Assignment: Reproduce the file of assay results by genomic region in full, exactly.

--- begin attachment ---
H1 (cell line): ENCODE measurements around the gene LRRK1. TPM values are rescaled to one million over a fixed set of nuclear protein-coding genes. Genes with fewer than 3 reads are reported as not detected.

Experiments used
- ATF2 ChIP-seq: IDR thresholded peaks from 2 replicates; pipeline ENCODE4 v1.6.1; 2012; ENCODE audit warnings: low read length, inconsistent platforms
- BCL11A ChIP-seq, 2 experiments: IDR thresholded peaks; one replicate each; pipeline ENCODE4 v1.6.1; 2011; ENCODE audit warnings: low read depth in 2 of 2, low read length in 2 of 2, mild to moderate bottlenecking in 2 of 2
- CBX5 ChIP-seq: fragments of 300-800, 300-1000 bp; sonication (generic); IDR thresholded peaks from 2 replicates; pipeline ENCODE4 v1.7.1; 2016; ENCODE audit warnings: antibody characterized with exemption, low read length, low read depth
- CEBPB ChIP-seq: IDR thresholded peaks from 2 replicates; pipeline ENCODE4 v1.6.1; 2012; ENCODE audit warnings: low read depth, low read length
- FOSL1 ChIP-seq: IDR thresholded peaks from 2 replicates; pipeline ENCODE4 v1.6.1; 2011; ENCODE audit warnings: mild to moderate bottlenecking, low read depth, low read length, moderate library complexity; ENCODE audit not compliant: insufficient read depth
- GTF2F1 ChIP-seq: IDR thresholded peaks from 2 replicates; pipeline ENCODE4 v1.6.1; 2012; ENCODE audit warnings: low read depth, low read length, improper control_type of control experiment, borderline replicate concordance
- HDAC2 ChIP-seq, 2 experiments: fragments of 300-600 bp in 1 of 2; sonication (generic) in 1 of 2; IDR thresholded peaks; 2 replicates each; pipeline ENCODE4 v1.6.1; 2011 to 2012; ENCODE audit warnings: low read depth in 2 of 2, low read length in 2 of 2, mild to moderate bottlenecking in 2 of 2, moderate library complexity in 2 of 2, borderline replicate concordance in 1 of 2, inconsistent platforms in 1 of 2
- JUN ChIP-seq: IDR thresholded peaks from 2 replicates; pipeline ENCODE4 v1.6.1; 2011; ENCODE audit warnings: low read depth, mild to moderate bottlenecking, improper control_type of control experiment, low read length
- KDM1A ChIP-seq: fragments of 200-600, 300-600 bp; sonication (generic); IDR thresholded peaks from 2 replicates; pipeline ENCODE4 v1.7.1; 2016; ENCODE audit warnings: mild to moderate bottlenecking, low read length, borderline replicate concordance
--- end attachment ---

H1 (cell line): ENCODE measurements around the gene LRRK1. TPM values are rescaled to one million over a fixed set of nuclear protein-coding genes. Genes with fewer than 3 reads are reported as not detected.

Experiments used
- ATF2 ChIP-seq: IDR thresholded peaks from 2 replicates; pipeline ENCODE4 v1.6.1; 2012; ENCODE audit warnings: low read length, inconsistent platforms
- BCL11A ChIP-seq, 2 experiments: IDR thresholded peaks; one replicate each; pipeline ENCODE4 v1.6.1; 2011; ENCODE audit warnings: low read depth in 2 of 2, low read length in 2 of 2, mild to moderate bottlenecking in 2 of 2
- CBX5 ChIP-seq: fragments of 300-800, 300-1000 bp; sonication (generic); IDR thresholded peaks from 2 replicates; pipeline ENCODE4 v1.7.1; 2016; ENCODE audit warnings: antibody characterized with exemption, low read length, low read depth
- CEBPB ChIP-seq: IDR thresholded peaks from 2 replicates; pipeline ENCODE4 v1.6.1; 2012; ENCODE audit warnings: low read depth, low read length
- FOSL1 ChIP-seq: IDR thresholded peaks from 2 replicates; pipeline ENCODE4 v1.6.1; 2011; ENCODE audit warnings: mild to moderate bottlenecking, low read depth, low read length, moderate library complexity; ENCODE audit not compliant: insufficient read depth
- GTF2F1 ChIP-seq: IDR thresholded peaks from 2 replicates; pipeline ENCODE4 v1.6.1; 2012; ENCODE audit warnings: low read depth, low read length, improper control_type of control experiment, borderline replicate concordance
- HDAC2 ChIP-seq, 2 experiments: fragments of 300-600 bp in 1 of 2; sonication (generic) in 1 of 2; IDR thresholded peaks; 2 replicates each; pipeline ENCODE4 v1.6.1; 2011 to 2012; ENCODE audit warnings: low read depth in 2 of 2, low read length in 2 of 2, mild to moderate bottlenecking in 2 of 2, moderate library complexity in 2 of 2, borderline replicate concordance in 1 of 2, inconsistent platforms in 1 of 2
- JUN ChIP-seq: IDR thresholded peaks from 2 replicates; pipeline ENCODE4 v1.6.1; 2011; ENCODE audit warnings: low read depth, mild to moderate bottlenecking, improper control_type of control experiment, low read length
- KDM1A ChIP-seq: fragments of 200-600, 300-600 bp; sonication (generic); IDR thresholded peaks from 2 replicates; pipeline ENCODE4 v1.7.1; 2016; ENCODE audit warnings: mild to moderate bottlenecking, low read length, borderline replicate concordance